The 11-year-old Thunder Ranch in Texas is the largest among dozens of tactical shooting schools across the nation, says firearms expert Roy Huntington of San Diego, editor of American Handgunner and Guns magazines and a longtime friend of the Smiths. The school teaches gunfighting to 1,200 students a year on a 2,400-acre ranch near Mountain Home, Texas, and grosses $1 million annually. Students shoot at targets moving on cables and learn to clear rooms and stairways, among other techniques. Most of the action happens outside. In Lakeview, military and police teams will train at the ranch, but 80 percent of the students probably will be "Sam and Suzy homemakers," Smith says.

His philosophy is more about not shooting than shooting, he says. The 6-foot, 170-pound Vietnam veteran and ex-police officer teaches avoidance of violence, even when it means hiding behind the bed and dialing 9-1-1 when something goes bump in the night, he says. "Most of what keeps people out of fights is personal awareness, thinking ahead," he says. But criminals sometimes leave no avenue for people to avoid fighting back. When that happens, "I need for them to shoot well," he says.

To be admitted to Thunder Ranch, prospective students must bring a concealed weapon permit or letter from a sheriff or police chief attesting to their law-abiding character.

Portland Police Sgt. Larry Baird has trained under Smith 12 times and returned to Texas in September for one final class before Thunder Ranch moves to Oregon. "Most police agencies can't put on this intense a training class," says Baird, a 24-year police veteran. "Firearms skills are easily lost, and so it is just a way to keep my skills honed." Smith is regarded as something of an iconoclast in the shooting fraternity, says Huntington, the magazine editor. The proprietor of Thunder Ranch regards handguns, even powerful .45 caliber pistols, as poor fighting instruments and prefers rifles because the bullets hit harder. "The reason people carry pistols is they haven't ever got in a fight with one and haven't figured out they are not very good," Smith says.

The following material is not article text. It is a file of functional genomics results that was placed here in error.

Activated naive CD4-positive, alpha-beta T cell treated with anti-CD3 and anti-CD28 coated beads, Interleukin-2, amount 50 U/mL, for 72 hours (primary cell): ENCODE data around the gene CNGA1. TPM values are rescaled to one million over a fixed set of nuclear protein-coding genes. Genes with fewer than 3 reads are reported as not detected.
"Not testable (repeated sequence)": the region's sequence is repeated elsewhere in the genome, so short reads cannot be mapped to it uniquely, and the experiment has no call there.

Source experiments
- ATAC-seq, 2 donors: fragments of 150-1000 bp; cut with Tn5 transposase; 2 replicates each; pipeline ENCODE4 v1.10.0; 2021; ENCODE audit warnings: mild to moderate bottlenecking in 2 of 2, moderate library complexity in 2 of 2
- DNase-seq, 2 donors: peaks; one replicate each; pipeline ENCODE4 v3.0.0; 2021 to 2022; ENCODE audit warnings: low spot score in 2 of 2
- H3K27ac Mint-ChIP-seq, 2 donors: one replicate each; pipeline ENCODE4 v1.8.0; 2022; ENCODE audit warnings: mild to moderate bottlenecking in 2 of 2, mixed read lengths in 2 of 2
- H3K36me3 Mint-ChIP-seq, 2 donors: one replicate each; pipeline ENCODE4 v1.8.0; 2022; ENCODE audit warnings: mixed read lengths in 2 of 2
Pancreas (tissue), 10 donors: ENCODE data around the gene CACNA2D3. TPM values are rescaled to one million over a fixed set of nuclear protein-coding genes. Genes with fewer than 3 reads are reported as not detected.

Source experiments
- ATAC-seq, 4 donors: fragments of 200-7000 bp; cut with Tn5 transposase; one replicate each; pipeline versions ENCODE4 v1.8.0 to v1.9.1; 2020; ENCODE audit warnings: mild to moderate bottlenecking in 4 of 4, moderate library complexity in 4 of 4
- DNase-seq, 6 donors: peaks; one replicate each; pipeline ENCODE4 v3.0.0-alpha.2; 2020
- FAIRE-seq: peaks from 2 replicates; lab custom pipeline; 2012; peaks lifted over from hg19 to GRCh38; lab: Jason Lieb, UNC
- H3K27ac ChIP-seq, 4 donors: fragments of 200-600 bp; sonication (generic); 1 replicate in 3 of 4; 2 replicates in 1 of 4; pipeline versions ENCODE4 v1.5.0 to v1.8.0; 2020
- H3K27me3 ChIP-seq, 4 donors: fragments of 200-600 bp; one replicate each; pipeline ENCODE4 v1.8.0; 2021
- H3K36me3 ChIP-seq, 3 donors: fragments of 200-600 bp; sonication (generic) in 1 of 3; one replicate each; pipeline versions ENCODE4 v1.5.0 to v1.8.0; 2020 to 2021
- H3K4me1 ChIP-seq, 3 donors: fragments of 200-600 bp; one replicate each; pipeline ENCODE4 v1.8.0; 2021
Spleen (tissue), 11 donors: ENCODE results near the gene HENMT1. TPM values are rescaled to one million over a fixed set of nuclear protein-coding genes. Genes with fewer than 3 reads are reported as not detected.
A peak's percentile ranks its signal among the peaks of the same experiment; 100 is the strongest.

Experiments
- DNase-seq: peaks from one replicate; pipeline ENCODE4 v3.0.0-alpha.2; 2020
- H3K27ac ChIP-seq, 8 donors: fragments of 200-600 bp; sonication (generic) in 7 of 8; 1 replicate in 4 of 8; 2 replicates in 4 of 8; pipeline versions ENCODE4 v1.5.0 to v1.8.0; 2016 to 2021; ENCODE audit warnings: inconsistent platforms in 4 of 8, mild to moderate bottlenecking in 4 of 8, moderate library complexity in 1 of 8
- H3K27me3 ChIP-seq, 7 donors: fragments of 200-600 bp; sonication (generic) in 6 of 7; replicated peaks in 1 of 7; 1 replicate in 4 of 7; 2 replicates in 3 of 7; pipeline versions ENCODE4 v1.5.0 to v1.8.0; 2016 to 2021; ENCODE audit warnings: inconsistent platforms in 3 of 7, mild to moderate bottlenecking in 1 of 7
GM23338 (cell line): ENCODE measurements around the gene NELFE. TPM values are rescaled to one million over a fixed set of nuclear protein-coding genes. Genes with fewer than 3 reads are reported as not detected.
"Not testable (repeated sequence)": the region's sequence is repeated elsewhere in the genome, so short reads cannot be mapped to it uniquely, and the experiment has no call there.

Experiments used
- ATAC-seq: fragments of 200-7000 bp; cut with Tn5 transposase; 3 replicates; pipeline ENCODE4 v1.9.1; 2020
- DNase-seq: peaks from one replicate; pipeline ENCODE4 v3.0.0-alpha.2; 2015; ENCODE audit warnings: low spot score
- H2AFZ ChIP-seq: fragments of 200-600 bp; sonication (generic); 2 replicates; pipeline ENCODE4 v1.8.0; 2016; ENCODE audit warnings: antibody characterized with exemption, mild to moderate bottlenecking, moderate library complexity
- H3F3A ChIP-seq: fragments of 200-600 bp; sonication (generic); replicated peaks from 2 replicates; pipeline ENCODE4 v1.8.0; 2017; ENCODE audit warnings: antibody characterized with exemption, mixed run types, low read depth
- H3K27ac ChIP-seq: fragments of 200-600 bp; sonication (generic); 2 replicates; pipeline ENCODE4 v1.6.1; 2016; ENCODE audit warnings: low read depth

As a young Marine, Smith did two tours in Vietnam and was shot in the right shoulder by an enemy with an AK-47 rifle. He returned to combat after three months of recuperation. Later, he worked for 10 years as a police firearms instructor and SWAT team sniper for the Allen County Police Department in his home state of Indiana, he says.

Heidi Smith decided to learn to shoot while a college sophomore after being robbed at gunpoint in Bellevue, Wash., she says. Later, she became a firearms instructor. Now, she regards her skills as "the best form of equality." Pointing to her husband, she says, "I know I can protect him."

Lakeview town manager Roberta Huddleston thinks most of the 7,400 residents of economically strapped Lake County are delighted about the arrival of the shooting school. The county never recovered from the loss of the timber industry, and unemployment last year averaged 10 percent compared with 6 percent nationally and 8 percent statewide. The new business is expected to fill motel rooms and help restaurants and retail businesses, she says. "It is going to bring people in from all over," she says. "This is the most incredible thing I can think of." "